One day last December, Mexican President Andrés Manuel López Obrador donned a beaded necklace and bowed his head reverently before a fire pit, to ask Mother Earth for permission to build a railroad through the heart of Mayan territory.
The line, which will stretch 1,460 kilometers (900 miles) across five Mexican states, may carry more than 8,000 passengers a day. It will serve some of the country’s most popular tourist destinations, including seaside resorts Cancún and Tulum, Mérida and other colonial-era towns, and archaeological sites like Chichén Itzá. For AMLO, as Mexico’s leader is widely known, the Mayan Train is something of a passion project. Critics call it an expensive folly.
Rusty railways dating to the 1950s cover less than half of the proposed route, but they’ll have to be completely overhauled to handle modern rolling stock. That’s the easy part. To lay track along the rest of the route, construction crews will have to cut through miles of rainforest, home to jaguars, which are endangered in Mexico, and pumas.
The most difficult part of the undertaking may be finding investors to finance the project’s cost of as much as 150 billion pesos (about $7.9 billion). AMLO’s government hasn’t specified how it came up with that number, nor has it commissioned a study to prove there will be sufficient passenger and cargo volume to make the line commercially viable. The agency in charge of the endeavor, Fonatur, has described the Mayan Train as a “social” project whose main goal is boosting the economy of the Yucatán Peninsula by way of hotel construction and tourism. “What we’re looking for is for the towns along the train’s routes to be profitable, and that goes beyond how many tourists use the train,” says Aarón Rosado, the Yucatán liaison at Fonatur, the national fund for tourism promotion. The median household income across the five states is half that of the capital, Mexico City. Chiapas, one of the states on the route, is the country’s poorest, according to statistics agency Inegi.
“It would be a huge mistake to plan this poorly,” says Alexandra Zapata, adjunct director at Mexico’s Competitiveness Institute, IMCO, a think tank that studies the impact of policy on the Mexican economy. “There’s a profound difference between betting on regional development and ending up with an abandoned ghost project because it cost 10 times more than what was originally thought.”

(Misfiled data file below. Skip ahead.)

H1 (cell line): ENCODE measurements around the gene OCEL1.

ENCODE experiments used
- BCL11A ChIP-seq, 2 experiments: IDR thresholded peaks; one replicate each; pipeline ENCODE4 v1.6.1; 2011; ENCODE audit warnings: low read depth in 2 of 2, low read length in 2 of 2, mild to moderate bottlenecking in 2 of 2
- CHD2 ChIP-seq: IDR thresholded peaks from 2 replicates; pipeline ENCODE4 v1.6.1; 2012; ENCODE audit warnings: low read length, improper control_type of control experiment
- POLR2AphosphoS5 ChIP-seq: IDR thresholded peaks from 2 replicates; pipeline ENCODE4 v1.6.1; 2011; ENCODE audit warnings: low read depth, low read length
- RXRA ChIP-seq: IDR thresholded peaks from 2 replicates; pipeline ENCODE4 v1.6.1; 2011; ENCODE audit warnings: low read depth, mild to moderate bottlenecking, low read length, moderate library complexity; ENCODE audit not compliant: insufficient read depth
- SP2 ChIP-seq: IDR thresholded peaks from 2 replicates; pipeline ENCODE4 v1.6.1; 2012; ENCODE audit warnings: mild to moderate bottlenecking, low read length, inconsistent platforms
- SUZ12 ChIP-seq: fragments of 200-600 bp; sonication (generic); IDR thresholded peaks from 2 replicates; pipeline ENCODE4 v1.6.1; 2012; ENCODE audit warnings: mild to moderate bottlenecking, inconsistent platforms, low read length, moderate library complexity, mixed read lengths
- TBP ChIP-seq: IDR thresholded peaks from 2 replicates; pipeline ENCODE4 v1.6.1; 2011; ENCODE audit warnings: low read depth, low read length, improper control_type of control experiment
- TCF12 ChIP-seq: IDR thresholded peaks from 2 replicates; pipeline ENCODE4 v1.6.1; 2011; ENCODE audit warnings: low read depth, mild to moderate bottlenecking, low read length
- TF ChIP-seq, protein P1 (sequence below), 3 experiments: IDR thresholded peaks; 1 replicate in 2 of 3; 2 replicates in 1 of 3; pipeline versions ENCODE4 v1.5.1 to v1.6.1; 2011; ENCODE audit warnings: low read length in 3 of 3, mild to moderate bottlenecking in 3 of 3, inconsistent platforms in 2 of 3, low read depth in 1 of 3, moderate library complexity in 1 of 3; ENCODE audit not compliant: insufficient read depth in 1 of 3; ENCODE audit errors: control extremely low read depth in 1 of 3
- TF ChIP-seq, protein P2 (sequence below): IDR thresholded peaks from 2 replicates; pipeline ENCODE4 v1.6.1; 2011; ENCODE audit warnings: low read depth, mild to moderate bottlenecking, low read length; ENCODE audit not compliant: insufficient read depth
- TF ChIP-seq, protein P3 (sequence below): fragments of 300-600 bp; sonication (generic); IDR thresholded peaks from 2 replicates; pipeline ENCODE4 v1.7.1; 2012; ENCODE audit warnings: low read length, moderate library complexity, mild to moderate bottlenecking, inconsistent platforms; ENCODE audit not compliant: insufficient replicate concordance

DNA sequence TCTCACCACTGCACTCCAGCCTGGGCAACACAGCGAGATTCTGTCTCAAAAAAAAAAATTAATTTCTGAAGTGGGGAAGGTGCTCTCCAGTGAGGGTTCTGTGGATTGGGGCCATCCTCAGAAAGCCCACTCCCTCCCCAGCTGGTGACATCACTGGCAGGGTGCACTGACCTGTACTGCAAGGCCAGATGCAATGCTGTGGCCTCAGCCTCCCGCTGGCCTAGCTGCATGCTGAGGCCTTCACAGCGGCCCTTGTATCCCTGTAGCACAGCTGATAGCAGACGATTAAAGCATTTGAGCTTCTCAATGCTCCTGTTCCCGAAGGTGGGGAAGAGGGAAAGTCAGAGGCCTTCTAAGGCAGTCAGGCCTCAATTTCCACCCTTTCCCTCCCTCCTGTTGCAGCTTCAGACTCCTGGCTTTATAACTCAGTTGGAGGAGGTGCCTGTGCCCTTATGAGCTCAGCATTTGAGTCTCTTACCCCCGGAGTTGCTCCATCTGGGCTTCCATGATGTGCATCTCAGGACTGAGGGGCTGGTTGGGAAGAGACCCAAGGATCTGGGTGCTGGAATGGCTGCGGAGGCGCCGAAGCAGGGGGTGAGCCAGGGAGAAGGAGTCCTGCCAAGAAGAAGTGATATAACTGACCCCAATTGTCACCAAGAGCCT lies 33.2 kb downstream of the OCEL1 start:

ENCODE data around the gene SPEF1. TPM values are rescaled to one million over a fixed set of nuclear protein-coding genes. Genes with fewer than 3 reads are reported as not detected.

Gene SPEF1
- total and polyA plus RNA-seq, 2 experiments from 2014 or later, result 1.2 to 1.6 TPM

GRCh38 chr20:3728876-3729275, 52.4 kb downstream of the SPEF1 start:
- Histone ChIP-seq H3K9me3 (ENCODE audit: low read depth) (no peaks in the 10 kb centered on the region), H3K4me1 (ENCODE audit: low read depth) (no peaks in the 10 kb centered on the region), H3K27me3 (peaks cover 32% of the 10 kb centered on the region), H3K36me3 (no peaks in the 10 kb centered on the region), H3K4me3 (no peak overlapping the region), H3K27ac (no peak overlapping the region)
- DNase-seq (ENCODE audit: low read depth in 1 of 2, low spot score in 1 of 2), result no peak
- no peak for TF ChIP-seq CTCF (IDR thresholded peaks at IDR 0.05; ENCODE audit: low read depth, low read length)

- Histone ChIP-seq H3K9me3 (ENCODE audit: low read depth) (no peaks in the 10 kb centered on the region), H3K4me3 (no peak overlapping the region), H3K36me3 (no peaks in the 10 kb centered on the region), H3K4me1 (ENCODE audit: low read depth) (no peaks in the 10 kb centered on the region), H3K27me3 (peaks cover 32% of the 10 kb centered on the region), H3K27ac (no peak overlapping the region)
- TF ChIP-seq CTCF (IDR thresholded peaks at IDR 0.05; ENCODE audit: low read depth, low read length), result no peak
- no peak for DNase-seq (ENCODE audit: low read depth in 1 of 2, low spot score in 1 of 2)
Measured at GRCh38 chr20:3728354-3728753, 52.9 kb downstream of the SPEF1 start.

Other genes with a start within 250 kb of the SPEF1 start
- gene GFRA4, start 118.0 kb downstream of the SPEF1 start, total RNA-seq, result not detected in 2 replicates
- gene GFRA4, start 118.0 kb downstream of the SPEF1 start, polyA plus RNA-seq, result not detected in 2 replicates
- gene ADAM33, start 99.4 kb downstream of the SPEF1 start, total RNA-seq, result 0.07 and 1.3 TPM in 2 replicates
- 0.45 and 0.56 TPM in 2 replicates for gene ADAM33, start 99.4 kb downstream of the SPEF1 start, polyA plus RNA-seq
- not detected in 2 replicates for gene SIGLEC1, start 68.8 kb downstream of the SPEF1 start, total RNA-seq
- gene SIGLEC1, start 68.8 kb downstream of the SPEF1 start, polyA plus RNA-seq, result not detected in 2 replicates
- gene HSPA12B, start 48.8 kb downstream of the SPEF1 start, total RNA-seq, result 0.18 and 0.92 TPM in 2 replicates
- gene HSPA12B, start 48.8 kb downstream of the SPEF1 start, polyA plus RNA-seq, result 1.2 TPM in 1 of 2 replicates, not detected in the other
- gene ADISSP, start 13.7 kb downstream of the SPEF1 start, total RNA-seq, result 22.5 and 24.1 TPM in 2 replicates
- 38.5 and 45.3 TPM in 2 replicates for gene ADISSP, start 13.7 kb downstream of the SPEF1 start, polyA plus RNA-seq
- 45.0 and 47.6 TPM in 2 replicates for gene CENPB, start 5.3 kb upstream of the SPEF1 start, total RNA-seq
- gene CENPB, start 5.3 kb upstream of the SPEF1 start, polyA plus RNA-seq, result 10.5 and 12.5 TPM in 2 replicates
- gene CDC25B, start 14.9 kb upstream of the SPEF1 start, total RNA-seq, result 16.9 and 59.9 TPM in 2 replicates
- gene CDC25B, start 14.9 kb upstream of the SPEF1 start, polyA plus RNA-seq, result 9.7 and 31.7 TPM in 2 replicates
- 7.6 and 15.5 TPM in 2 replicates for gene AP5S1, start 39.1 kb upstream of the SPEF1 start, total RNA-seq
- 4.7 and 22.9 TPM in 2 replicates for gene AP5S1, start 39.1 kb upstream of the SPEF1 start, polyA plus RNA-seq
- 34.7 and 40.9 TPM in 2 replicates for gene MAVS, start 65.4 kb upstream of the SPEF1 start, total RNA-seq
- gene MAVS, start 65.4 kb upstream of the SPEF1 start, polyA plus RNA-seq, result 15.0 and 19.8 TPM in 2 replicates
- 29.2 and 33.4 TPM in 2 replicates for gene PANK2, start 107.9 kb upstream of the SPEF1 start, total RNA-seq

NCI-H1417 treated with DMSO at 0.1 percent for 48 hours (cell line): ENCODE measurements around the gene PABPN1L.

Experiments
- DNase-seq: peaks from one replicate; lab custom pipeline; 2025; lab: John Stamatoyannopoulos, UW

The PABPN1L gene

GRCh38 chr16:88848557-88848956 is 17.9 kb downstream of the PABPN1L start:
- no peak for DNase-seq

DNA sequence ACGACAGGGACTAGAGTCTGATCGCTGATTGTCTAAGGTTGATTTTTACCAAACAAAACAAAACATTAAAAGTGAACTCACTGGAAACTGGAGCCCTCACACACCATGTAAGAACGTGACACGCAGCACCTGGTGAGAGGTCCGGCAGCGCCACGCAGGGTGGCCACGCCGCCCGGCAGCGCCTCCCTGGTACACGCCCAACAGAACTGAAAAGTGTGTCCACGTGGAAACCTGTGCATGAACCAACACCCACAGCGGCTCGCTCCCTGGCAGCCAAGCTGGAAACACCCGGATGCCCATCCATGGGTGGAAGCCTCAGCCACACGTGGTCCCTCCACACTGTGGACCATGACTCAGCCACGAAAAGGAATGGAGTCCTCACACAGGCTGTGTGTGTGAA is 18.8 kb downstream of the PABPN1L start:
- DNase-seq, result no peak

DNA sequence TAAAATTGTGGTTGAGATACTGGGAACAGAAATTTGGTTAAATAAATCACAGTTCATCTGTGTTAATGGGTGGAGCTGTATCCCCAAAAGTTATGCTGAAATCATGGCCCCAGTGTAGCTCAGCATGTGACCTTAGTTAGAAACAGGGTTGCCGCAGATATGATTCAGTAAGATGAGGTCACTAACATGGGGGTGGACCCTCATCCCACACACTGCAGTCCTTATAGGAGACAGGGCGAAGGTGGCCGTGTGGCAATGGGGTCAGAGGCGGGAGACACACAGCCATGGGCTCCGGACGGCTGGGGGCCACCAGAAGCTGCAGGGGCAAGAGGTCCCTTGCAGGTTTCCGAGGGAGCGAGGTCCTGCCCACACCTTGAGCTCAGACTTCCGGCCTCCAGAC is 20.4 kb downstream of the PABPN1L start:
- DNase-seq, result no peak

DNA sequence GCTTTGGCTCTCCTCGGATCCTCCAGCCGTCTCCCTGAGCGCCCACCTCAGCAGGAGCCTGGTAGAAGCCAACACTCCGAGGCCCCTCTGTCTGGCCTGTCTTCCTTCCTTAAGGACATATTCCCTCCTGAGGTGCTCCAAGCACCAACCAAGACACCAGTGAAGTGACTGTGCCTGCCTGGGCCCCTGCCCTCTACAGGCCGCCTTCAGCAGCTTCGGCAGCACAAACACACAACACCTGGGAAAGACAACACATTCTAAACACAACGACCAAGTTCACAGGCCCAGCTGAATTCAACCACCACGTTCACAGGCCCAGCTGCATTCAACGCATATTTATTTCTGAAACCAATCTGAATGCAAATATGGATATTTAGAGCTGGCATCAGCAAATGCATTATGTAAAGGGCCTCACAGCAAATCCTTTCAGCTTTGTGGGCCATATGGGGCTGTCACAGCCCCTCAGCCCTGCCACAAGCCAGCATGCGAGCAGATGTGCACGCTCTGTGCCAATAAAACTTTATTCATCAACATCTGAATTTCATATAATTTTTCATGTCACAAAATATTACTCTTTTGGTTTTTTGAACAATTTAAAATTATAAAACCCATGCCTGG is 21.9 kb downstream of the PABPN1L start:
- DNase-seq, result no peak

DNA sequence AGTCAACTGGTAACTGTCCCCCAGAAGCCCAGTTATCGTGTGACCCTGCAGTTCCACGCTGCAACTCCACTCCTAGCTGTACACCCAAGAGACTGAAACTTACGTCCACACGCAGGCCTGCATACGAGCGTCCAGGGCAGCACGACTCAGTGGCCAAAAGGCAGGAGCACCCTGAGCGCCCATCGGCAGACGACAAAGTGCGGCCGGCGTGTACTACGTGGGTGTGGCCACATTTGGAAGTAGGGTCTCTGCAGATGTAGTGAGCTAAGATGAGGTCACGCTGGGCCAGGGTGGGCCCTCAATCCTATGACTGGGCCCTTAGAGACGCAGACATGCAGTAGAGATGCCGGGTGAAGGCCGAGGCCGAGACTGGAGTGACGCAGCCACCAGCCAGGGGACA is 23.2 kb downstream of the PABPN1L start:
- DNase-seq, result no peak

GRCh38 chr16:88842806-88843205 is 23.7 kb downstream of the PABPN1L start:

Fonatur opened bidding for engineering work on the Mayan Train in May. The tender elicited enough questions from interested yet confused parties to fill a 253-page document. The session scheduled to respond to those queries had to be delayed a month to allow Fonatur enough time to come up with answers. “Look, I’m not against the train,” says Eduardo Ramírez, president of the Mexican Chamber of the Construction Industry. “But they need to prove this is economically feasible and that it won’t be a burden for future administrations. We can’t keep absorbing governments’ mistakes—it’s always the Mexican people who end up paying.”
Fonatur chief Rogelio Jiménez Pons told Bloomberg in February that “a group of 100 of López Obrador’s closest friends” has funded studies that contain traffic projections, but his agency “can’t share them just yet.”
The Mayan Train’s current estimates put its per-kilometer cost at $5.2 million, on par with France’s Valence-Marseille route, the sixth-lowest among 22 lines worldwide that IMCO studied. “It’s not clear how they got to that number,” Zapata says. “But what is clear is that international experience shows these projects—even when they’re perfectly planned—tend to end up costing as much as 130% more.”